Randy “The Natural” Couture didn’t win the bout on Saturday night (story here), but his estimable fighting abilities are just a small reason why Rees Lloyd admires him so much. Rees writes:
I spoke with Randy Couture briefly after post-fight press conference, thanked him for his support of troops and vets. He is a six-year U.S. Army veteran–like many poor kids from Oregonian and across America, he went directly from high school to the Army, serving two hitches (1982-1988), in the all-volunteer Army. Couture, whose formal nom de fight is “the Natural” (because he is), has acquired the second fan-created nickname, “Captain America” (because he is). Couture, now 46, has become a legend-in-his-own-time, as the saying goes, and deservedly so. He didn’t win his match, but he triumphed in defeat by the fight he put on, which UFC President Dana White described simply as “a great fight, one of the greatest ever.” It was named “fight of the night,” meaning Couture and his opponent both received an additional $60,000. Couture is a phenomenon. He was the underdog in this fight as he has been in almost all his fights. But, while he is described as an underdog, few predict he will in fact lose, almost all fellow fighters, reporters and commentators, saying “you can never count Randy Couture out until the fight is over.”
Witnessing the fight he put on at 46 in a battle with one of the superstars of the sport, a former champion who is 13 years younger, taller, and more than twenty-pounds heavier, I think the nickname “the Natural” is a misnomer; it ought to be Super Natural.
“How does he do it? “No one comes to a fight better prepared, physically and mentally, than Randy Couture,” Dana White says. “No one has more heart.”
The question is why has Portland, why has Oregon, not embraced and celebrated a native son who is perhaps the greatest athlete to come out of this region–a veteran and unapologetic patriot who has gone to extraordinarily lengths to support our troops, traveling to Iraq to do so, and who proudly calls the Portland-area “my home. I grew up here. It’s great to be home,” as he said at the weigh-in?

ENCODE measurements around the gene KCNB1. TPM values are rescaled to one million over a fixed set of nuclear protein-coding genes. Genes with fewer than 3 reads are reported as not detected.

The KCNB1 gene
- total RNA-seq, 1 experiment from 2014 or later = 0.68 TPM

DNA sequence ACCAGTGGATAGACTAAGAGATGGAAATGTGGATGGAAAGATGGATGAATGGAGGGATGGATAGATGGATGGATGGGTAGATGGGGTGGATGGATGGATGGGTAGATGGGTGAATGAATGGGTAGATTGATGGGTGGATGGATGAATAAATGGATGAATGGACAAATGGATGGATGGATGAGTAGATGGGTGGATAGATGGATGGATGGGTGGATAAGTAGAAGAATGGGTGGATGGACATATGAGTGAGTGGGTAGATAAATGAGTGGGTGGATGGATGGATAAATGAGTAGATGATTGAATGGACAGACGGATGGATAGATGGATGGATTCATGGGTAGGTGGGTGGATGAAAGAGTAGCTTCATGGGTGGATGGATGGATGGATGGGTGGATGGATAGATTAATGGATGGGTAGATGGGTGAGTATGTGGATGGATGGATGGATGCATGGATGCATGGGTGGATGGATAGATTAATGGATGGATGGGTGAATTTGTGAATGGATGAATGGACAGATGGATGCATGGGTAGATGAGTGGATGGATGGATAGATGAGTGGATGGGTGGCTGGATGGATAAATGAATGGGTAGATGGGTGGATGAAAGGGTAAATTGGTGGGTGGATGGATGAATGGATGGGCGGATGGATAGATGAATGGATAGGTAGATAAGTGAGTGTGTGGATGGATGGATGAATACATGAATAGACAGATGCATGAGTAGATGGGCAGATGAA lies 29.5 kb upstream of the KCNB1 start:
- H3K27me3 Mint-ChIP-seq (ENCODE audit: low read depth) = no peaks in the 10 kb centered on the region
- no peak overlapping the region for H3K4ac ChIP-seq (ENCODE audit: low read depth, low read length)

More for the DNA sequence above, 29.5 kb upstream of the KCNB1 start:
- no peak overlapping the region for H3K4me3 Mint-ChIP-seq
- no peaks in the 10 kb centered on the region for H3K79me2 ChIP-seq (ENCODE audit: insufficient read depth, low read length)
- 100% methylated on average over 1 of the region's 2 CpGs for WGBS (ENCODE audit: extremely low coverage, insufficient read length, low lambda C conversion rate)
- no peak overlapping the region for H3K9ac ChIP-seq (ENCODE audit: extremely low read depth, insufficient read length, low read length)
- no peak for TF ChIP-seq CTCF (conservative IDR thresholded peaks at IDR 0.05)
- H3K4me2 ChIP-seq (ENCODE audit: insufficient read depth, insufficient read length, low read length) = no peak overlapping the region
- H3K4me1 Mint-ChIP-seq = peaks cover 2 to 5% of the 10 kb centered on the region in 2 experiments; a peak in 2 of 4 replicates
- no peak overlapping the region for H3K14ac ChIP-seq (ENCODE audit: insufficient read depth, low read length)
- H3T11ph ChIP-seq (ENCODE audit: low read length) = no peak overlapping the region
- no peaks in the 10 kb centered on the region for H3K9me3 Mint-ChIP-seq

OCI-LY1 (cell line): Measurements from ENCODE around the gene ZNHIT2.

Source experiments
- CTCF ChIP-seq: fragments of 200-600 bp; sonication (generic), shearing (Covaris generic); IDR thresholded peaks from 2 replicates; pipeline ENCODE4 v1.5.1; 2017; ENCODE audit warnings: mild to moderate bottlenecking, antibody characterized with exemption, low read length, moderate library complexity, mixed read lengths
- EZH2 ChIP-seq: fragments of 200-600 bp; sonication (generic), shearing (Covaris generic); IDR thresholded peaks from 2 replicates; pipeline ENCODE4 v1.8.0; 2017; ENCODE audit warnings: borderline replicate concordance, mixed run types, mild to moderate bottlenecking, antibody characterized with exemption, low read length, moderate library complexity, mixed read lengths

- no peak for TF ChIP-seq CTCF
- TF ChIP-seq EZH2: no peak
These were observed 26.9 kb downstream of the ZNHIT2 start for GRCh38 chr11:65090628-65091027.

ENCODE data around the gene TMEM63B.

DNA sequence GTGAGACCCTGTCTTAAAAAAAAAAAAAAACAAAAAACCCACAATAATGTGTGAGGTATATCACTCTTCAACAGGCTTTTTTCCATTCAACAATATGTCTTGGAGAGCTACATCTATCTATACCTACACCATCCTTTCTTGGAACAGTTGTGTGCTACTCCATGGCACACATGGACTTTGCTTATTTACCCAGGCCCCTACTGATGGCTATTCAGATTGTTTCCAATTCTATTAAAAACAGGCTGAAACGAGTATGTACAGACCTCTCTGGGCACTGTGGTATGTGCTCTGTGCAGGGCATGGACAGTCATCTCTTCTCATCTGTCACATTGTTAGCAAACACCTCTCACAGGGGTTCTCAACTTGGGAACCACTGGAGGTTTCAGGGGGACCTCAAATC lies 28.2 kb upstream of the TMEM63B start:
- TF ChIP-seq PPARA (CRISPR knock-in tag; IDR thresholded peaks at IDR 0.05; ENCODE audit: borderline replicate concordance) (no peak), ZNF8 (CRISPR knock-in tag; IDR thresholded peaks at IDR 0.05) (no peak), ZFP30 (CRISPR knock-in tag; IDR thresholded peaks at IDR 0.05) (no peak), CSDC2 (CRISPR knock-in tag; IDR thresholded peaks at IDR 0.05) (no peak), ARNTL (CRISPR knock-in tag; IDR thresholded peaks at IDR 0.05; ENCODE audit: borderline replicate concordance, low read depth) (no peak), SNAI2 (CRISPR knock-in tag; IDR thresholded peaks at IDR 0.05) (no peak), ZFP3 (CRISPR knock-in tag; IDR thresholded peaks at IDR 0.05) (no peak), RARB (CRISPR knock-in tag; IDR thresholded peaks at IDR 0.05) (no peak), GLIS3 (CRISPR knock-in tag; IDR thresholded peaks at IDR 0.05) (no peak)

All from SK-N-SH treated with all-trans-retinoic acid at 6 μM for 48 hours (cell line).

More than 16,000 Portlanders and Oregonians rocked the Rose Garden expressing their admiration for Couture. But what about Portland and Oregon more generally? The man has become an icon among athletes who are among some of toughest and skilled in the world — as well as the most highly educated, the great majority college-educated, as is Couture, an All-American wrestler after going to college at Oklahoma State on the GI Bill after Army service and then athletic scholarship?
If the late Bruce Lee and Chuck Norris are already on the Olympus of Martial Arts, Randy Couture of the Northwest generally and Oregon and the Portland-area in particular, is well on his way there by those who know the sport. Indeed, he is to the sport of mixed martial arts what Lance Armstrong is to the sport of cycling, what Lou Gehrig or Babe Ruth were to baseball What Joe Lewis or Muhammad Ali were to boxing. What Johnny Unitas or Bronco Nagurski were to football. What John Wayne was to movies. Legends. Embodying what Americans would like to think are American virtues — courage, rectitude, fortitude, humility, modesty, and a sense of humor and a sense of gratitude for the opportunities we have been given, and that indefinable quality embraced in the word “heart.” Triumphing over adversity. Staying the course, making the fight, giving it the all, win or lose. There is a sense, I think, that these are qualities of the American character at its best, what Americans can, and should, be.
On Saturday night August 29, 2009, at the Ultimate Fighting Championship 102 at the Rose Garden in Portland, Oregon, those qualities were on display, most poignantly in the person of the now legendary Randy “the Natural” Culture, American to his bones, a “Hometown Hero” fighting his heart out, a “Rocky” for real, but articulate, cerebral in his technique, almost being counted out in every round but turning the tables, freeing himself from submission holds, almost but not quite triumphing, but never giving up and giving his all till the final bell, doing honor to himself, and the place he calls “home.”
Randy Couture, who smiles modestly at the “Captain America” tribute the fans have given him, is alive and well in Portland, Oregon, and America, and we are all the better for his example.
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